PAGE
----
Herriman’s Rhyan White wins 200-meter backstroke at U.S. Olympic swim trials

Dressel and Ledecky romp to wins.

Rhyan White reacts after winning the women's 200 backstroke during wave 2 of the U.S. Olympic Swim Trials on Saturday, June 19, 2021, in Omaha, Neb. (AP Photo/Charlie Neibergall)

Omaha, Neb. • There was a surprise in the women’s 200-meter backstroke on the next-to-last night of the U.S. Olympic swimming trials.

Favorite Regan Smith, who had already won the 100 back, faded to third in the longer race to miss out on a second individual event in Tokyo.

Herriman’s Rhyan White took the victory in 2:05.73, with Phoebe Bacon claiming the second spot in 2:06.46.

Smith finished third in 2:06.79, more than 3 seconds off her personal best.

White, a junior at Alabama, and Bacon are both headed to the Olympics for the first time.

White also qualified in the 100 back with a second-place finish earlier in the week.

Rhyan White participates in the women's 200 backstroke during wave 2 of the U.S. Olympic Swim Trials on Saturday, June 19, 2021, in Omaha, Neb. (AP Photo/Jeff Roberson)

The USA’s biggest stars shined brightly on Saturday.

Caeleb Dressel added another event to his Tokyo program, powering to a dominating victory in the 100-meter butterfly.

Katie Ledecky blew away the field in the 800 freestyle, winning by more than 5 seconds in a race where the runner-up spot provided the only drama.

Ledecky locked up her fourth individual race at the Olympics with a time of 8 minutes, 14.62 seconds, adding to her victories in the 200, 400 and 1,500 free.

Leading right from the start, Ledecky was essentially racing herself. She started out under world-record pace but tailed off when it was clear no one could challenge her.

“It’s challenging,” she said. “Sometimes I feel like I’m going faster than I am. The biggest thing moving forward from here is try to get in some race environments in training and continue to push myself.”

Ledecky finished more than 10 seconds off her world-record performance at the Rio Olympics.

“It was a fine swim,” she said. “I thought I’d be a lot better than that given how good my prelim swim felt.”

Fifteen-year-old Katie Grimes outraced veteran Haley Anderson for the expected second spot at the Olympics, knocking more than 11 seconds off her personal best to touch second in 8:20.36.

Anderson, who already made the team in marathon swimming, just missed out on a race at the Olympic pool. She finished third, 15-hundredths of a second behind the youngster.

“Speechless,” Grimes said. “I wasn’t expecting that. I just wanted to finish it. I’m so honored to be in this meet, to be going to Tokyo. I’m so thankful.”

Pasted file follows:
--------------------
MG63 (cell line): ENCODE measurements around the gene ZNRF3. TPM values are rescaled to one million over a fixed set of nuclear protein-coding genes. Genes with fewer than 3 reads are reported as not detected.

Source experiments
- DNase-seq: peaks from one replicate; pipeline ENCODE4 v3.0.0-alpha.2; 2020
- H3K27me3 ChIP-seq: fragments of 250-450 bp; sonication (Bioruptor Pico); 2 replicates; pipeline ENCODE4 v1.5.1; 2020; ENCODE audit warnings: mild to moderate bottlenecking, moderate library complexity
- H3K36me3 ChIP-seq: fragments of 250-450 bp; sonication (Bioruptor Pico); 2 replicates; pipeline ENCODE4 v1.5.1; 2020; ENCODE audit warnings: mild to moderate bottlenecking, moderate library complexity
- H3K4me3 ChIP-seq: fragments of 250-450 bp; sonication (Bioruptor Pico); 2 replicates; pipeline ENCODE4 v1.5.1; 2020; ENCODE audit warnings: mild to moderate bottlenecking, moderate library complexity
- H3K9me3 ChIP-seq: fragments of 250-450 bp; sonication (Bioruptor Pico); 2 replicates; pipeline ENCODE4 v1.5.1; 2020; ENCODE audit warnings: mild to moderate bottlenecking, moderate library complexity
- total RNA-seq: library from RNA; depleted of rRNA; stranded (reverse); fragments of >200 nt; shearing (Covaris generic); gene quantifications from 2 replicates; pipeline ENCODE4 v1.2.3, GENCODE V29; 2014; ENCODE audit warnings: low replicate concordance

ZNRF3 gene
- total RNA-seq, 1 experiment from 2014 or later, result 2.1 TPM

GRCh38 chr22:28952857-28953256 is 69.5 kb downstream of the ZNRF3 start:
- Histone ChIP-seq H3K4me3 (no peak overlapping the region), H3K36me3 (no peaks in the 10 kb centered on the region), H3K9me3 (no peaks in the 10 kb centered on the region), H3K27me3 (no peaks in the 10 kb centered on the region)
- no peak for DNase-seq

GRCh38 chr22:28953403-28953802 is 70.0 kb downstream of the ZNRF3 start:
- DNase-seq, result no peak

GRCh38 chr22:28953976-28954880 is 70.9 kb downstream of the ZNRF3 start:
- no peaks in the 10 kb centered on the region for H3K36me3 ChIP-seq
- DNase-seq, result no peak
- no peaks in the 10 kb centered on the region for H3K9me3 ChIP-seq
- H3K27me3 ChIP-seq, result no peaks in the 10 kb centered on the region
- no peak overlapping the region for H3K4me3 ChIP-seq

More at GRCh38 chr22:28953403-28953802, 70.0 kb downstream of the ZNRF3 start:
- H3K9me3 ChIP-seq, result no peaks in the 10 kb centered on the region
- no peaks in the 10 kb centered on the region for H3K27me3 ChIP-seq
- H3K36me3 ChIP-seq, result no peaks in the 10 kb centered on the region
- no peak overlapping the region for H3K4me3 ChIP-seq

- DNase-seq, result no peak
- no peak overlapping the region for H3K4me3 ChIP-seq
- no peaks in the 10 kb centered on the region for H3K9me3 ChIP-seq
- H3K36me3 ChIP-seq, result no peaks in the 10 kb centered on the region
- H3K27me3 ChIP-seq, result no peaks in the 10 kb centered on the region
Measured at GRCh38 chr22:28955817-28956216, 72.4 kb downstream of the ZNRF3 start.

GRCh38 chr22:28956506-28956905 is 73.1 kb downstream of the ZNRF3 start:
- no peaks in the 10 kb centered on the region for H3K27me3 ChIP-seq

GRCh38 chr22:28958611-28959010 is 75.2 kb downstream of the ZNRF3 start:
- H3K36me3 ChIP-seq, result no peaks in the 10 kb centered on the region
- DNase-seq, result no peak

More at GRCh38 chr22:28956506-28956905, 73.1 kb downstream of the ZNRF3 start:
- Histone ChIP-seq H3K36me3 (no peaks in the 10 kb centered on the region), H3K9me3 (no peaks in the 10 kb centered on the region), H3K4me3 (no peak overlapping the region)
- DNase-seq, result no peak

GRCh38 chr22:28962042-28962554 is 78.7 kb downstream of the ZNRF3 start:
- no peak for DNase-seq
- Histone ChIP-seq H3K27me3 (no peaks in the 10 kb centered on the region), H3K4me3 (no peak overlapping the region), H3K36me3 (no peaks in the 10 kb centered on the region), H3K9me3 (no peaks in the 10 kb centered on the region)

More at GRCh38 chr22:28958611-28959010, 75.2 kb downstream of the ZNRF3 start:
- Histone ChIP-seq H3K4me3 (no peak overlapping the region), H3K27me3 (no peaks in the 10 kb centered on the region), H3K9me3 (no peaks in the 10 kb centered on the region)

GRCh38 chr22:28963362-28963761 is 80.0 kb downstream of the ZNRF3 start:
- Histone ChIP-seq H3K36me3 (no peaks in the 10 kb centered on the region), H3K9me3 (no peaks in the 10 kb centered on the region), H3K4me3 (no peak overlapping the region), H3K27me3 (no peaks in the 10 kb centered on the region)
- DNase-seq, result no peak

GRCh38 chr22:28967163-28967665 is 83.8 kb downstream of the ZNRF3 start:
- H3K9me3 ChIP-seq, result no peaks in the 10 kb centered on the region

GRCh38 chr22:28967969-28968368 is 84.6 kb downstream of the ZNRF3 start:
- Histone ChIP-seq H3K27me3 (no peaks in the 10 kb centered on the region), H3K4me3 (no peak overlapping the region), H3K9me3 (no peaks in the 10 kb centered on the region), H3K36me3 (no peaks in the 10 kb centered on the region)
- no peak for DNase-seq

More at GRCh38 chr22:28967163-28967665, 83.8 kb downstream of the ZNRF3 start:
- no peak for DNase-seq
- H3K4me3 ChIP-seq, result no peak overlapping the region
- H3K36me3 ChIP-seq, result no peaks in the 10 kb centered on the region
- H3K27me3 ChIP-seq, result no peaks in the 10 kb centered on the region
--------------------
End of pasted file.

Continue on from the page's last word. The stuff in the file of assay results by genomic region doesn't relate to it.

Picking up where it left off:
As with Ledecky, no one was even close to Dressel as he finished the fly in 49.87 — just off his world record of 49.50 set two years ago at the world championships in Gwangju, South Korea.

“I would’ve liked to have been faster to put on a little bit of a show for the crowd,” Dressel said.

No complaints, though.

“This meet has gone as according to plan as it could have,” he said.

Tom Shields claimed the second spot on the U.S. team by touching next in 51.19. Shields was an Olympian in 2016, taking gold as part of the 4x100 medley relay.

Dressel, who already made the Olympic team with a victory in the 100 freestyle, made it 2-for-2 on the night when he returned a short time later to win his heat in the semifinals of the 50 free.

Dressel is hoping to swim three individuals events in Tokyo and perhaps all four relays, giving him a chance to join Michael Phelps, Mark Spitz and Matt Biondi as the only swimmers to win seven swimming medals at the Olympics.

At the last world championships, Dressel became only the second swimmer after Phelps to win eight medals at a major international competition.

The 24-year-old Floridian captured six gold medals and two silvers, though two of those were in non-Olympic events.

He said there’s room for improvement in the 100 fly.

“I was a little too excited coming home,” he said. “I was a little sloppy at the end.”

With Phelps now retired, Dressel and Ledecky are expected to be the biggest American swimming stars at the Olympics.

Two Olympic veterans bounced back from disappointing performances to keep their Olympics hopes alive.

Simone Manuel, who revealed that she was diagnosed with overtraining syndrome after failing to advance from the final of the 100 free, qualified third for the final of the 50 free in 24.50.

“I’m just trying to race as best as I possibly can with whatever my body has,” Manuel said. “The mentality I have is I don’t quit. I’m a person that fights to the end. I’ll never know what the 50 is going to be if I don’t go out there and give it a try.”

Nathan Adrian is facing the same challenge in the men’s 50. The eight-time Olympic medalist was third-fastest in the semifinals at 21.78, trailing only Dressel (21.51) and Michael Andrew (21.55).

Adrian must finish in the top two in Sunday final to make his fourth Olympic team.

The first Black woman to win an individual gold medal in swimming, Manuel won’t get a chance to defend her historic title in the 100. But, like Adrian, she can lock up a spot in Tokyo by finishing in the top two of the 50 on the last night of the meet.

Manuel said revealing her health and mental issues relieved some of the pressure she was feeling coming into the trials.

“I’ve gotten a lot of nice messages and responses from people,” she said. “It makes me think that I’m not alone.”

“I just want to see whatever I’ve got,” Manuel said. “I want to walk away with my head held high after this meet.”

Abbey Weitzell was fastest in the women’s 50 free, posting a personal best of 24.27 to take the top seed into the final. She already won the 100 free at these trials.

“I’m super excited. I haven’t done a best time since 2015,” the 24-year-old Californian said. “I was really shocked when I saw the screen, but I can’t let my guard down.”